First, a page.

When the U.S. president and other world leaders met in Sea Island, Ga., for the June 2004 Group of Eight (G8) summit, the Georgia Emergency Management Agency (GEMA) knew it'd be a logistical challenge. Besides the dignitaries' arrival, the region would be busy with federal, state and local law enforcement officials.

GEMA turned to Georgia Tech Research Institute's (GTRI) Battlefield Visualization system - a mapping tool developed under direction of the U.S. Army Research Laboratory - to help organize law enforcement and emergency responders involved in the summit. A 10-member GTRI research team modified the mapping tool for emergency management personnel and first responders, letting them coordinate their resources and responses in real time.

In nine months, Georgia Tech developed the Geographic Tool for Visualization and Collaboration (GTVC), which provided features unavailable in the standard Battlefield Visualization system, including higher-resolution maps and encryption for communications.

Put to Good Use

For the summit, the GTVC was installed in four command centers in Savannah and Saint Island, where officials from collaborating agencies mapped staging areas - locations for planned and real-time protests, parade routes and helicopter landings. The Georgia Bureau of Investigation, GEMA, Georgia State Patrol, the FBI, National Guard and the U.S. Secret Service were the partnering agencies.

During G8, law enforcement teams used the mapping tool to monitor activities, while ensuring key law enforcement resources were available in the right places at the right times. Officials shared information simultaneously, keeping everyone informed and coordinated. The GTVC's multilayer mapping capability, map layers can be peeled away to coordinate different functions, allowed responders to easily organize response and keep confidential data secure.

"When there was movement of a dignitary, we could see the route and compare that with locations of demonstrators," said Ralph Reichert, director of GEMA's Terrorism Emergency Response and Preparedness Division. "Everyone could see geographically what was going on and whether to react and respond. You can definitely plan response according to what resources you have at what location."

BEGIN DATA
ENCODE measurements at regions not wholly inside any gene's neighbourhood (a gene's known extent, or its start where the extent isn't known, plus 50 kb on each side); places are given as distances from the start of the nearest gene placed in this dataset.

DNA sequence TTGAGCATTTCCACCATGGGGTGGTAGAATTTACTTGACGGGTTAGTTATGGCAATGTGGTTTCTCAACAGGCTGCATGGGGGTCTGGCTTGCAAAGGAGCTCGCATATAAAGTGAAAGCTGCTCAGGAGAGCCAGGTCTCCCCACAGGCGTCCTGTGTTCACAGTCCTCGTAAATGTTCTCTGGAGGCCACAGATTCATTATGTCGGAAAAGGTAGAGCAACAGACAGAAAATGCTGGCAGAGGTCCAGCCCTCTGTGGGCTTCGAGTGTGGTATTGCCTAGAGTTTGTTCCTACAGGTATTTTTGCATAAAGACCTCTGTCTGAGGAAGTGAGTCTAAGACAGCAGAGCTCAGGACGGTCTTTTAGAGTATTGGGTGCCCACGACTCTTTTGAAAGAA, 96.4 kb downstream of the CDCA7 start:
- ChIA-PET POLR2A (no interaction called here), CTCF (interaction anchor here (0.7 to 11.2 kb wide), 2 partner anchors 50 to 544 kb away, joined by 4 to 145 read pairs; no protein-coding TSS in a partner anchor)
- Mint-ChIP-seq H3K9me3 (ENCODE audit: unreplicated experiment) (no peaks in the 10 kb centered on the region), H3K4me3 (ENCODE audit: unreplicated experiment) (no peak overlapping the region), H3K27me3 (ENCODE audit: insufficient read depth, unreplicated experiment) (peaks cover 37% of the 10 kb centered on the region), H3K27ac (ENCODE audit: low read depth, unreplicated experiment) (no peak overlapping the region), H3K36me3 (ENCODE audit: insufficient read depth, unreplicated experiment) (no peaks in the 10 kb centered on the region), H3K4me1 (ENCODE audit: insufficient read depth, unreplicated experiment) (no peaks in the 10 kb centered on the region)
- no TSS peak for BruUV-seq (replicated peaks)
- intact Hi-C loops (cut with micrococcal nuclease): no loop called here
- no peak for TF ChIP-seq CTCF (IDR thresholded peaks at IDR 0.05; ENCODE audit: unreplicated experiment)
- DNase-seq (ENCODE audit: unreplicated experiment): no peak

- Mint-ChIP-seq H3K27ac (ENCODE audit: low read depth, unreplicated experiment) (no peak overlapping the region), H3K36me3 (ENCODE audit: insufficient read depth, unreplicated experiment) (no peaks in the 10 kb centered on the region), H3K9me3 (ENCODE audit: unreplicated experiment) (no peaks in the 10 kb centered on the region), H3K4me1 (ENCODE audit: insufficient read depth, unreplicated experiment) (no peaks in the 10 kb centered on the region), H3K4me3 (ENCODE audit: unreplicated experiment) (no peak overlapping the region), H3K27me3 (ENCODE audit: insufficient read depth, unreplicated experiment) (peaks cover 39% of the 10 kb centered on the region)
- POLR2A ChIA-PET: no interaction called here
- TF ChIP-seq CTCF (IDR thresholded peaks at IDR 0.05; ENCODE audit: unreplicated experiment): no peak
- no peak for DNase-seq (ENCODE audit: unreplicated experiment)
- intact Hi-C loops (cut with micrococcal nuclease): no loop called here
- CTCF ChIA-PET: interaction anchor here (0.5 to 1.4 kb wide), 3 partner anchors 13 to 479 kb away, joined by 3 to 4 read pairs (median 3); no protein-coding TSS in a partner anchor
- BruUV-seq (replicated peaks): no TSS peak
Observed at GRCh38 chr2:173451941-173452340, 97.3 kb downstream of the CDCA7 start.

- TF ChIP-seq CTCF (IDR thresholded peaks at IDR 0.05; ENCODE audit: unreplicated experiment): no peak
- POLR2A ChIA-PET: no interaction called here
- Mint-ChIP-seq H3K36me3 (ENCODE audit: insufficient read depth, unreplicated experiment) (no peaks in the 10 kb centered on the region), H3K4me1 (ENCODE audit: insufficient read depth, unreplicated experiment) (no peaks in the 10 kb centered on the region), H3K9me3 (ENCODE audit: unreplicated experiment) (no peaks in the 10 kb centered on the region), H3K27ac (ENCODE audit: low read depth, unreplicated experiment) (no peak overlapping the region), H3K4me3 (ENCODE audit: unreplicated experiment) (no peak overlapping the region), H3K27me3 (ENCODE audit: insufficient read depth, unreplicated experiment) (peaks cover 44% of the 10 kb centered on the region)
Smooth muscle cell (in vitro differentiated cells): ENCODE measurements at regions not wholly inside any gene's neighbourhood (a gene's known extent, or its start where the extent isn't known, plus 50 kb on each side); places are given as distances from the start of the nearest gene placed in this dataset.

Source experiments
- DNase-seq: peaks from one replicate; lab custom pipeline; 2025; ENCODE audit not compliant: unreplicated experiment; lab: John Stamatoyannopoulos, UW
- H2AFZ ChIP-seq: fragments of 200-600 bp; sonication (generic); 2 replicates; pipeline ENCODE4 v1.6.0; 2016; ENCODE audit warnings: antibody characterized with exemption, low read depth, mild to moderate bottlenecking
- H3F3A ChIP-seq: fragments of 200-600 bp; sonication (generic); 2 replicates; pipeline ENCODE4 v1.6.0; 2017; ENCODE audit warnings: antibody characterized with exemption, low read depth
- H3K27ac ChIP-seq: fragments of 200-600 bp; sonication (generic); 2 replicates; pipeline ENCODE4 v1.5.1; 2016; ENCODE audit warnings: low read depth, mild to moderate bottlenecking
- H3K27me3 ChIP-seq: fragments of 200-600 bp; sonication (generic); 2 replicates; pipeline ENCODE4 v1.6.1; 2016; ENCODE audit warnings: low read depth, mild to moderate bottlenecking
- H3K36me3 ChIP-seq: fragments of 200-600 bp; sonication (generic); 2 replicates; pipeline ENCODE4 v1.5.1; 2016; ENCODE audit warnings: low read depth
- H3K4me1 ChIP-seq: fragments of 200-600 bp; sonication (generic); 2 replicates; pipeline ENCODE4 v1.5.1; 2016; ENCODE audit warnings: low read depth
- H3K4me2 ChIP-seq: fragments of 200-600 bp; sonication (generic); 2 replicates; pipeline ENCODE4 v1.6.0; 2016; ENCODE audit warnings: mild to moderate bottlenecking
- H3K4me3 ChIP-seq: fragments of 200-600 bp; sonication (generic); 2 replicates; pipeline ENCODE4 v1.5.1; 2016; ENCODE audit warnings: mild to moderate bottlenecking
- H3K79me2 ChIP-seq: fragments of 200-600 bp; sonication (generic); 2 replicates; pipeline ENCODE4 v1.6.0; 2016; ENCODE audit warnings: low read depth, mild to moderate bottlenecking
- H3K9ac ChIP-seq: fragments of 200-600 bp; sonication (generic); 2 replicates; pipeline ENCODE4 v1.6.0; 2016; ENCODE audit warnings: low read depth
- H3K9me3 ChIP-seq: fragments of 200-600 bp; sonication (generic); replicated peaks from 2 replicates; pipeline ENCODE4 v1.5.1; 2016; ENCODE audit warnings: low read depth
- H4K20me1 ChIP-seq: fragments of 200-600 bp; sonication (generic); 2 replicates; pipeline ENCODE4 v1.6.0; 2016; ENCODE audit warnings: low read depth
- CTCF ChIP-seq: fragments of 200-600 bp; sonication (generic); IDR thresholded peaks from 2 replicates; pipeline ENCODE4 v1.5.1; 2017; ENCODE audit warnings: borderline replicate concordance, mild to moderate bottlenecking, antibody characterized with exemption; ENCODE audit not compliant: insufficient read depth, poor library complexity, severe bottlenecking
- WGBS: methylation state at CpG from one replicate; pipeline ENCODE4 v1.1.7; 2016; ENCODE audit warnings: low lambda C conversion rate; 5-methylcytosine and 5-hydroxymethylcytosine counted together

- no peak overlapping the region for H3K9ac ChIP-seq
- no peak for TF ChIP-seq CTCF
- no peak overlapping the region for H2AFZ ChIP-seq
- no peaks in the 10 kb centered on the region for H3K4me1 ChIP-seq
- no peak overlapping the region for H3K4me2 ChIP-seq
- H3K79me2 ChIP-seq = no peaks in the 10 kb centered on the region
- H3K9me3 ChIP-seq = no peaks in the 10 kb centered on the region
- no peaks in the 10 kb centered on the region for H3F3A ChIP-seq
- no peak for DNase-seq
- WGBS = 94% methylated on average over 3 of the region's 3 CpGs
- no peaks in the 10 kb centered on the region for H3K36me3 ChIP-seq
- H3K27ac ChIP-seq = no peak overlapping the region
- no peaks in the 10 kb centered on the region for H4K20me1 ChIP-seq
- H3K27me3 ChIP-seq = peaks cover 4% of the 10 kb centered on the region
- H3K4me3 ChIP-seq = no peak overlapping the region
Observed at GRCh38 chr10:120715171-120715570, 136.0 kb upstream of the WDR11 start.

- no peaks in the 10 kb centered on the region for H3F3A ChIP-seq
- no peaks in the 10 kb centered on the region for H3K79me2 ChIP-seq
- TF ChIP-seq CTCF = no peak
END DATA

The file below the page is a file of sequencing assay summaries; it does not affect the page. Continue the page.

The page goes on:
No major law enforcement crises occurred during G8, but many lessons were learned. After using the GTVC for the first time in the field, GEMA wanted to make network connectivity easier; improve information reporting to include icons, text and other details; display real-time, GPS-based tracking of vehicles and personnel; and add more powerful geographic search capabilities, such as showing all hospitals within 50 miles.

GTVC developer Kirk Pennywitt, senior research engineer at GTRI's Information Technology and Telecommunications Laboratory, used those lessons to develop GTVC version 2.1 (v2.1). The new version has more than 130 new features and has garnered attention from agencies, such as the Florida Division of Emergency Management; emergency response agencies in Dakota County, Minn.; and Emergency Visions, a Georgia-based company that provides emergency management solutions that use the mapping tool.

Flexible, Easy to Use

GTVC v2.1 is a Java-based, client-server mapping application that helps officials respond to incidents, and plan and coordinate events in real time. It combines a flexible mapping engine with an interface for adding symbols, graphics and text annotations to maps, imagery and drawings. The mapping interface tracks the location and availability of hospitals, fire stations, schools, nursing homes, sandbags, dump trucks, water, personnel and supplies in an affected region. GTVC's network architecture can be used simultaneously by a large number of users viewing it.

The mapping information reveals moving objects based on GPS feeds that are instantly tracked, so organizers can define an incident at a location and continually enter status updates. Several geographic formats are built into the measuring tools: latitude, longitude, nautical measurements, metric units and Universal Transverse Mercator - a grid-based method of specifying locations on the Earth's surface that differs from the traditional latitude/longitude method. Any object on the map can link to

Chandler Harris  |  Contributing Writer